Adler points out that the distinction he proposes allows us to avoid the pitfall of subjectivism and skepticism and express in theory what we know from practice: that common knowledge is indeed possible, that when two people look at an object and think about it, they are thinking about the same object, even though their ideas may differ. Thus Adler returns to the famous maxim of Thomas Aquinas who was the first to emphasize that our ideas are that by which we apprehend, not that which we apprehend. This is not splitting hairs. This is fundamental. It provides ground for an essentialist and logocentric use of language, and it makes communication possible.

Having asserted that ideas are simply meanings and that meanings are derived from our mental faculties and from the senses, Adler goes on to explain that when we think and talk, we do not think and talk about meanings but about the objects of thought to which these meanings refer. Ergo, it is not true that we all live in separate worlds filled with ideas constructed by ourselves only (here Descartes begins to beckon); and it is not true that language and discourse are merely an exercise in which meanings are arrived at by referencing other meanings. Language is not a cat chasing its own tail. While our ideas (meanings construed by us on the basis of sense experiences and with the help of our own mental faculties) may differ, the objects of thought to which these ideas refer are the same for all of us. It is against this essentialist approach that postmodern thought is directed, with its denial of an Ur-meaning being a prime example.

Adler's achievement consists in pointing out, in ways vastly more productive than those of Theodore Adorno's, that the Enlightenment assumptions about language were wrong; but he also demonstrated, albeit in an indirect way, that Derrida was wrong as well--and so was Adorno, of course.

Adler's distinctions deal with matters remote from the pragmatic concerns of educated Americans. But Jacques Maritain's treatise on Descartes might engage even those from whom the word "philosophy" elicits a habitual yawn. Three Reformers: Luther, Descartes, Rousseau (1928) is a down-to-earth book. It differs remarkably from Maritain's usually abstruse prose. It does not make an appeal to a speculative mind but to a practical one. The section on Descartes is crucial, as it deals with the way we use language. Its defense of a logocentric use of language, however, is not based on an analysis of the content of our thoughts, but rather on pointing out the necessity of building what we know on previous experience and previous reasoning.

Maritain agrees with Locke that the material world provides material for our thinking. If we do not acknowledge the dependence of our minds on the world of physical objects, on our bodies in particular, we are likely to go astray in our thinking. Descartes erroneously replaced the "I" with "my mind," and we have followed suit. The catchy phrase summarizing that replacement, cogito ergo sum, has become the foundation of modern and postmodern discourse. The cogito here is the cogito of a mind that knows things intuitively rather than by means of an elaborate argument that can be compared to a laborious climb upward, step by step, towards understanding. In Descartes, the mind flies over those flights of stairs, rather than negotiating them slowly by means of syllogisms. And here is the crux of the matter. A temptation to rely on intellectual intuitions is the greatest temptation of all: it gives us confidence in areas where we should have none, it makes us forget the limitations of our minds (dependent as they are on our physical bodies) and the fact that without empirical or syllogistic proof, the validity of our thoughts is not vouchsafed by anyone or anything.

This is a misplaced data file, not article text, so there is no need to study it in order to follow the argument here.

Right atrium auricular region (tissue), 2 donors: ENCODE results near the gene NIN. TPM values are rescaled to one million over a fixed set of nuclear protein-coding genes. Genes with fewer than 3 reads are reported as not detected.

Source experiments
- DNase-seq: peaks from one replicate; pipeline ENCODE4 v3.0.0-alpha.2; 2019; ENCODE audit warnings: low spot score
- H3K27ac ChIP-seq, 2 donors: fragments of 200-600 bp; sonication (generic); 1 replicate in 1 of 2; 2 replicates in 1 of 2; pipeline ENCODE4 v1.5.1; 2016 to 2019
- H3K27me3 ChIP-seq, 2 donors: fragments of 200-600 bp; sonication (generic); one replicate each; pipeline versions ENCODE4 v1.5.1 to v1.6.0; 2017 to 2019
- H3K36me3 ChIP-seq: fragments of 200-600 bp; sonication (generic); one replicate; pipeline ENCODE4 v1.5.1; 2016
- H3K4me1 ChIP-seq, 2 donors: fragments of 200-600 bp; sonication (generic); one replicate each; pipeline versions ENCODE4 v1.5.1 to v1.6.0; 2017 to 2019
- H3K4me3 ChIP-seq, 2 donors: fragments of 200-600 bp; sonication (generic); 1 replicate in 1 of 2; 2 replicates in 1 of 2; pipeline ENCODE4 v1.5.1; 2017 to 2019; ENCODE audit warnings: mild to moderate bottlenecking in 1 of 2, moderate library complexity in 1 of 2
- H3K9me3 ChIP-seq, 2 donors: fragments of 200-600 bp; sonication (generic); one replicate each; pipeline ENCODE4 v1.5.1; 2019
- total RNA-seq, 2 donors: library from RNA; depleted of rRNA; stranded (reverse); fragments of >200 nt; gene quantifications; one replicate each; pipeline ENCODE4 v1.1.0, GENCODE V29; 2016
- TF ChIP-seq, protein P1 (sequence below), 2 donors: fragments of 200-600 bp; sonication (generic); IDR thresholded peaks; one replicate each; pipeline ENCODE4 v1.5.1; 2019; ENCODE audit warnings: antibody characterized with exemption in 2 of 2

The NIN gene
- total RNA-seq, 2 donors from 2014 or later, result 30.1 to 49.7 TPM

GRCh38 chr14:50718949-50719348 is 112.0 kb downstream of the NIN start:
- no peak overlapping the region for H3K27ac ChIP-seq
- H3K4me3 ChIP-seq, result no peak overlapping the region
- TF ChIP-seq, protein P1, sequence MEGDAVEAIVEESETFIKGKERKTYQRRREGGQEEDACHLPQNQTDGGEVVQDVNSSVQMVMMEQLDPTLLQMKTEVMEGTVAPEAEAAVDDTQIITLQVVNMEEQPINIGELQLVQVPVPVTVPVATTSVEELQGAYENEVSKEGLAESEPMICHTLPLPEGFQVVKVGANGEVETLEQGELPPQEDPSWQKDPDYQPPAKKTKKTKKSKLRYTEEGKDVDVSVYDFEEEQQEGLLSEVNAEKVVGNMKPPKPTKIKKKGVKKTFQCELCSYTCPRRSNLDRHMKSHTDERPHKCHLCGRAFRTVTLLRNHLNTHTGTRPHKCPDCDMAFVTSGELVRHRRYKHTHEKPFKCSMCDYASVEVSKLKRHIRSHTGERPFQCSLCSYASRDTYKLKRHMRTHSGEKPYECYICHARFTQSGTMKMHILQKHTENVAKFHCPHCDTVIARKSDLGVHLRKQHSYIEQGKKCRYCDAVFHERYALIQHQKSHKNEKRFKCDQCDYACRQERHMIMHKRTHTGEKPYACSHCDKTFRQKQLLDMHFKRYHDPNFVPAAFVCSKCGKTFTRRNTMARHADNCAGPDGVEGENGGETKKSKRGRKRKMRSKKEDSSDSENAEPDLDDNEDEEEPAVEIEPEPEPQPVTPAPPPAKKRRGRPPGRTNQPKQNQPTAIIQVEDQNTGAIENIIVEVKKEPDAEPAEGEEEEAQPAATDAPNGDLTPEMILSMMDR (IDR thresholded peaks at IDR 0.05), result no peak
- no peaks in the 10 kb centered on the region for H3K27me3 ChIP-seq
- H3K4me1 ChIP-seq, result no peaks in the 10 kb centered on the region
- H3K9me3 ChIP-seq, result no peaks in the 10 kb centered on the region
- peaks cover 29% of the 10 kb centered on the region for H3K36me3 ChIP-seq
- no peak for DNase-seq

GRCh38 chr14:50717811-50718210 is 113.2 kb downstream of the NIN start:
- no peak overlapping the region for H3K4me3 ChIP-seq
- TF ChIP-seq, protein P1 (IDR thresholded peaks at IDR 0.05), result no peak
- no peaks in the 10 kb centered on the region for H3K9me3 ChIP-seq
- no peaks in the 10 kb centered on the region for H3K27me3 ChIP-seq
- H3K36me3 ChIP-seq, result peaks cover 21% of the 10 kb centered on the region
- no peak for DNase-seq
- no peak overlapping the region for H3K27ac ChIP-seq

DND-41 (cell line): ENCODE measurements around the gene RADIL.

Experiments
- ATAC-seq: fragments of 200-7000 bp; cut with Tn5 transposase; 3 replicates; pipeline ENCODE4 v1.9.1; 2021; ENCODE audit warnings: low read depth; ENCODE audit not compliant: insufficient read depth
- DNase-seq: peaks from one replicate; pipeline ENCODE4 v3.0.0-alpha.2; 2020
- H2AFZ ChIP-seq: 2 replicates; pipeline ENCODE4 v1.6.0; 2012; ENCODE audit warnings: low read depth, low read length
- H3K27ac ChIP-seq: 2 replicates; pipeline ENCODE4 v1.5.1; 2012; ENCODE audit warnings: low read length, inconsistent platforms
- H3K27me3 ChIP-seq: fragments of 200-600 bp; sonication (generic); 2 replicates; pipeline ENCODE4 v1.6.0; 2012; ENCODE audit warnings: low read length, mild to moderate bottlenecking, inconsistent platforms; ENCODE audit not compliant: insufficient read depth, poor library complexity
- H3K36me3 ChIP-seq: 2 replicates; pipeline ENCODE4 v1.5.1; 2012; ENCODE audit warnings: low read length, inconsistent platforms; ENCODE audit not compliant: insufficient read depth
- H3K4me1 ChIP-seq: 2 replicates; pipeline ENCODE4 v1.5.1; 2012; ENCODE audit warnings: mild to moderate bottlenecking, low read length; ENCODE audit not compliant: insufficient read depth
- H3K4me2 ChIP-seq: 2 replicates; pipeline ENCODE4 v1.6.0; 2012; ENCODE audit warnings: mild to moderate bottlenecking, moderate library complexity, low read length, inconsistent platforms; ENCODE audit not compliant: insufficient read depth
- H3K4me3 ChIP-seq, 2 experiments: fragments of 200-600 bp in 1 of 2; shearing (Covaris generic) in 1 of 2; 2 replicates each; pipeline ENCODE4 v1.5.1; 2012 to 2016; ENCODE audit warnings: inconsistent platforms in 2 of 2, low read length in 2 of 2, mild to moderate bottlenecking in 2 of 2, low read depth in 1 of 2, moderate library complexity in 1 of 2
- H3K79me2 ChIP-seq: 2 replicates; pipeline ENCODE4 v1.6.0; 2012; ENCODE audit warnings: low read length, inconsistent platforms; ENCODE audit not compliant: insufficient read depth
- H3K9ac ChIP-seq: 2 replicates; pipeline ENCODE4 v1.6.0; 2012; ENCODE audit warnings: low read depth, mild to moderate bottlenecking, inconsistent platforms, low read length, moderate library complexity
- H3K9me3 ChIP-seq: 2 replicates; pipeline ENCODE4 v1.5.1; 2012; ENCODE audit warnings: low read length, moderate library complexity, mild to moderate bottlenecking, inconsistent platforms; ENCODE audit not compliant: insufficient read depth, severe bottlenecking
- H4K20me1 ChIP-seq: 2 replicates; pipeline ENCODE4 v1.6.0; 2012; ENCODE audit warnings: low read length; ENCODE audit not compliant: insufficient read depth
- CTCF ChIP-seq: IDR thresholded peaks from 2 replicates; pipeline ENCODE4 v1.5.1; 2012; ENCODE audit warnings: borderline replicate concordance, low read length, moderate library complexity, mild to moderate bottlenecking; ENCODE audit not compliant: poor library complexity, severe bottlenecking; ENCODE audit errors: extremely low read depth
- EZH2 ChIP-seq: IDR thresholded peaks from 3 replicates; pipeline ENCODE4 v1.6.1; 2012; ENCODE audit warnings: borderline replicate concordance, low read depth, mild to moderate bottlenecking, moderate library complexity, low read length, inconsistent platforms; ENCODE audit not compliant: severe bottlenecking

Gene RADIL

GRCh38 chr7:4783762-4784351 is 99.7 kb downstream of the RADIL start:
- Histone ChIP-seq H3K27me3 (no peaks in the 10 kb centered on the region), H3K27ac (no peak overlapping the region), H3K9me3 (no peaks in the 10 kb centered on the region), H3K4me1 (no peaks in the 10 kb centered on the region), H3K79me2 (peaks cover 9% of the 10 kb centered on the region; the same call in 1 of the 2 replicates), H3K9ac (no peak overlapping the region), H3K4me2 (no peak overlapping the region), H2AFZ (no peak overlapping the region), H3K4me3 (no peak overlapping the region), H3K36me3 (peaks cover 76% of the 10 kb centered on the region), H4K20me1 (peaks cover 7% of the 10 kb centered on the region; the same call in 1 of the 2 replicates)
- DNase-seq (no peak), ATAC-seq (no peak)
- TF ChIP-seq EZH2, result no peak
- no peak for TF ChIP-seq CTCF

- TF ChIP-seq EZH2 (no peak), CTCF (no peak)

Yet it is precisely this intellectual intuition that has guided philosophy since Descartes: an ability of the mind to invent ways of saying, thinking, and creating an intellectual universe that we then try to "sell" to our fellow human beings. Hegel's system is a stark example of such an invented system: with no empirical or syllogistic proof whatsoever, Hegel's powerful ability to create intellectual systems has charmed and conquered thousands of excellent minds, all acting on the premise first formulated by Descartes. Over the last two centuries, many sophisticated philosophical systems have been created, each of them independent of the others and neither of them able to "discourse" with the others. This total disconnection between the systems is a mark of the intellectual arrogance initiated by Descartes; the final point of its trajectory is total subjectivism disallowing any communication whatsoever.

Descartes did not say: "I weigh 150 pounds and I can feel my own body; therefore, I am." He was not interested in the body. He detached the body from the thinking mind. He did not even take into account the fact that the process of thinking involves physical changes in the brain that presuppose the existence of the brain (with its mysterious limitations) to begin with. He likewise disdained to acknowledge that human knowledge proceeds by accretion, by comparing various facts and propositions and drawing conclusions from them; and then, differentiating between these conclusions.

Before Descartes, it was still possible, within the Eurocentric universe of discourse, to perceive philosophy as a dialogue in which the participants shared the same premises and moved within the same body of concepts. They could argue against each other and disagree with one another, but they all spoke a language that was comprehensible to all (even if they belonged to different nationalities and spoke different national tongues). When intellectual intuition became the foundational concept of philosophy, discourse ceased to be discourse, and became a collection of monologues. Communication between different philosophers became impossible because they belonged to diverse conceptual platforms created by different intuitions. Syllogisms became irrelevant: there was no need to use them because philosophical arguments became statements rather than arguments, a bit like in Witold Gombrowicz's novel Ferdydurke (1937) where Dr. Philifor and Dr. Anti-Philifor conduct learned soliloquies instead of debating issues.